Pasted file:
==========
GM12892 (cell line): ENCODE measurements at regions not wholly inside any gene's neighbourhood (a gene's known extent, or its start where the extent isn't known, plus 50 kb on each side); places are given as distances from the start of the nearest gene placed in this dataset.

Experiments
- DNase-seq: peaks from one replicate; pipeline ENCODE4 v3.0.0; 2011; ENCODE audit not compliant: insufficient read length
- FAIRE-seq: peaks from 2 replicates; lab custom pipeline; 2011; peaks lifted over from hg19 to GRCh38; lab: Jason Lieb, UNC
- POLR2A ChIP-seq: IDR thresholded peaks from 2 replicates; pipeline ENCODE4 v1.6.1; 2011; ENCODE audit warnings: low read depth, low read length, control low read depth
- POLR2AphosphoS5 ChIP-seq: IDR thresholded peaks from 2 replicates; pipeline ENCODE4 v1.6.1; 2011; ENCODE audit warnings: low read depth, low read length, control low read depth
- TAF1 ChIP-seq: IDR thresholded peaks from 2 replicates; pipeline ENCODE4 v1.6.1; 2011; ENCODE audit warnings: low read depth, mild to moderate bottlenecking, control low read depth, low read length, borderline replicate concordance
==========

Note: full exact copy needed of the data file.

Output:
GM12892 (cell line): ENCODE measurements at regions not wholly inside any gene's neighbourhood (a gene's known extent, or its start where the extent isn't known, plus 50 kb on each side); places are given as distances from the start of the nearest gene placed in this dataset.

Experiments
- DNase-seq: peaks from one replicate; pipeline ENCODE4 v3.0.0; 2011; ENCODE audit not compliant: insufficient read length
- FAIRE-seq: peaks from 2 replicates; lab custom pipeline; 2011; peaks lifted over from hg19 to GRCh38; lab: Jason Lieb, UNC
- POLR2A ChIP-seq: IDR thresholded peaks from 2 replicates; pipeline ENCODE4 v1.6.1; 2011; ENCODE audit warnings: low read depth, low read length, control low read depth
- POLR2AphosphoS5 ChIP-seq: IDR thresholded peaks from 2 replicates; pipeline ENCODE4 v1.6.1; 2011; ENCODE audit warnings: low read depth, low read length, control low read depth
- TAF1 ChIP-seq: IDR thresholded peaks from 2 replicates; pipeline ENCODE4 v1.6.1; 2011; ENCODE audit warnings: low read depth, mild to moderate bottlenecking, control low read depth, low read length, borderline replicate concordance